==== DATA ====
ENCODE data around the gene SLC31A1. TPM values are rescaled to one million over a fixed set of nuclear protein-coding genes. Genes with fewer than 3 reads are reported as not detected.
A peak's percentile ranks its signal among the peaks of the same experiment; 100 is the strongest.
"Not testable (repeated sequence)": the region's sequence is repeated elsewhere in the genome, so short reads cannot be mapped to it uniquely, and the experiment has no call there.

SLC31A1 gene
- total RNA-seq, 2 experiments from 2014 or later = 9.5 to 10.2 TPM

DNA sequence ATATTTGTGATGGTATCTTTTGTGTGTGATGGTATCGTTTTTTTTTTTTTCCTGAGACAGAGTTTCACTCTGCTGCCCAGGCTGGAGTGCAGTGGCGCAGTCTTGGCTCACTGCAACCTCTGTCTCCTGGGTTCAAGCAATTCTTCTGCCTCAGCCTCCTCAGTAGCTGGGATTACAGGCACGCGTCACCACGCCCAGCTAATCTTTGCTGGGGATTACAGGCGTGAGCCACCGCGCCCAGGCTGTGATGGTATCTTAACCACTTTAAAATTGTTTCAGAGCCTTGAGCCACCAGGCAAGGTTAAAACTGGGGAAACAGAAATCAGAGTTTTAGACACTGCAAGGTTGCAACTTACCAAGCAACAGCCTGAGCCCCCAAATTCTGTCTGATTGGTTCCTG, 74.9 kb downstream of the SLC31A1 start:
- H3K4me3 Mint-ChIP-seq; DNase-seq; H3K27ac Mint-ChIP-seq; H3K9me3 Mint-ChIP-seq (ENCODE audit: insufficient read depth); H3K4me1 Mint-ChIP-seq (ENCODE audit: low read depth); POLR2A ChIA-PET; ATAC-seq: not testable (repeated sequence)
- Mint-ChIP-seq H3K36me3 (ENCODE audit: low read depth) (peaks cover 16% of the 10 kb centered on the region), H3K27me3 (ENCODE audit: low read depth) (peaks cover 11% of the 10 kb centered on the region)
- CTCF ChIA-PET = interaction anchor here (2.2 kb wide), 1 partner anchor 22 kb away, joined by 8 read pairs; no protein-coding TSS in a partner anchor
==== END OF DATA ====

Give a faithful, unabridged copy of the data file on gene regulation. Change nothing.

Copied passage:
ENCODE data around the gene SLC31A1. TPM values are rescaled to one million over a fixed set of nuclear protein-coding genes. Genes with fewer than 3 reads are reported as not detected.
A peak's percentile ranks its signal among the peaks of the same experiment; 100 is the strongest.
"Not testable (repeated sequence)": the region's sequence is repeated elsewhere in the genome, so short reads cannot be mapped to it uniquely, and the experiment has no call there.

SLC31A1 gene
- total RNA-seq, 2 experiments from 2014 or later = 9.5 to 10.2 TPM

DNA sequence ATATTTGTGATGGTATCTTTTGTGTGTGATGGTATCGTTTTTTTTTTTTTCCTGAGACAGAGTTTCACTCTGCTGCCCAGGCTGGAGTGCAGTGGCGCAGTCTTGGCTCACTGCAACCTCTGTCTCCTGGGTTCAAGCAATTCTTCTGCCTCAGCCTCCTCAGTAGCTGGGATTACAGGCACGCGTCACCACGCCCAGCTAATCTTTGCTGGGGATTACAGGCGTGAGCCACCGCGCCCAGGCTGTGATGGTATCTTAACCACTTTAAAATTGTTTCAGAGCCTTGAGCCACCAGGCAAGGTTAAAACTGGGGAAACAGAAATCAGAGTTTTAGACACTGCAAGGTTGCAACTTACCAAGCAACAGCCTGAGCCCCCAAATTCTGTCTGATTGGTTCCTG, 74.9 kb downstream of the SLC31A1 start:
- H3K4me3 Mint-ChIP-seq; DNase-seq; H3K27ac Mint-ChIP-seq; H3K9me3 Mint-ChIP-seq (ENCODE audit: insufficient read depth); H3K4me1 Mint-ChIP-seq (ENCODE audit: low read depth); POLR2A ChIA-PET; ATAC-seq: not testable (repeated sequence)
- Mint-ChIP-seq H3K36me3 (ENCODE audit: low read depth) (peaks cover 16% of the 10 kb centered on the region), H3K27me3 (ENCODE audit: low read depth) (peaks cover 11% of the 10 kb centered on the region)
- CTCF ChIA-PET = interaction anchor here (2.2 kb wide), 1 partner anchor 22 kb away, joined by 8 read pairs; no protein-coding TSS in a partner anchor